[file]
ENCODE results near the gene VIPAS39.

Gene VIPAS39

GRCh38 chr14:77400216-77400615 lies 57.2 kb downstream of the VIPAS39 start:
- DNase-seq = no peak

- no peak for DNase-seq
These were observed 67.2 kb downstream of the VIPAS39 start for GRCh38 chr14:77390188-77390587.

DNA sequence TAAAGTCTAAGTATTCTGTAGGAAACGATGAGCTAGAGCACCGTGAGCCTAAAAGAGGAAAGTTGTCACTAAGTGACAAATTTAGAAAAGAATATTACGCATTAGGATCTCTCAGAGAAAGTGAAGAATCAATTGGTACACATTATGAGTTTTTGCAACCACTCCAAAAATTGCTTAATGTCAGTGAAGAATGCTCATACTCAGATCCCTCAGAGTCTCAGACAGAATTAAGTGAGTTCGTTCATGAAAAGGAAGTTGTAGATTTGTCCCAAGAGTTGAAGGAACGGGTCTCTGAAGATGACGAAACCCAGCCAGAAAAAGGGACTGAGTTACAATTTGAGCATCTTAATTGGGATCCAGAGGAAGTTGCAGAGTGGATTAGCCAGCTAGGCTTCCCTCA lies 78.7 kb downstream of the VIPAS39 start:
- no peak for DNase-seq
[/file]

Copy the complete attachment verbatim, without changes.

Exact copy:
ENCODE results near the gene VIPAS39.

Gene VIPAS39

GRCh38 chr14:77400216-77400615 lies 57.2 kb downstream of the VIPAS39 start:
- DNase-seq = no peak

- no peak for DNase-seq
These were observed 67.2 kb downstream of the VIPAS39 start for GRCh38 chr14:77390188-77390587.

DNA sequence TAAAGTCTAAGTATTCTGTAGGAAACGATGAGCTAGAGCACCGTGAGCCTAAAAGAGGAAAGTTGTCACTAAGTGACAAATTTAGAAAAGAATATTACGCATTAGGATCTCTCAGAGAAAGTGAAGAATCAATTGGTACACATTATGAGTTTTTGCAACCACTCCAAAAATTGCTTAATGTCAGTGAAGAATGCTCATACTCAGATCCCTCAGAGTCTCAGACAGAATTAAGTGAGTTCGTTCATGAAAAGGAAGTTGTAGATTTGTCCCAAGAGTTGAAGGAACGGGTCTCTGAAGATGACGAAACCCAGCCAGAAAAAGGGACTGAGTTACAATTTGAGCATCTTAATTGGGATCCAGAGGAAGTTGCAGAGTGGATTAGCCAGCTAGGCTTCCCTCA lies 78.7 kb downstream of the VIPAS39 start:
- no peak for DNase-seq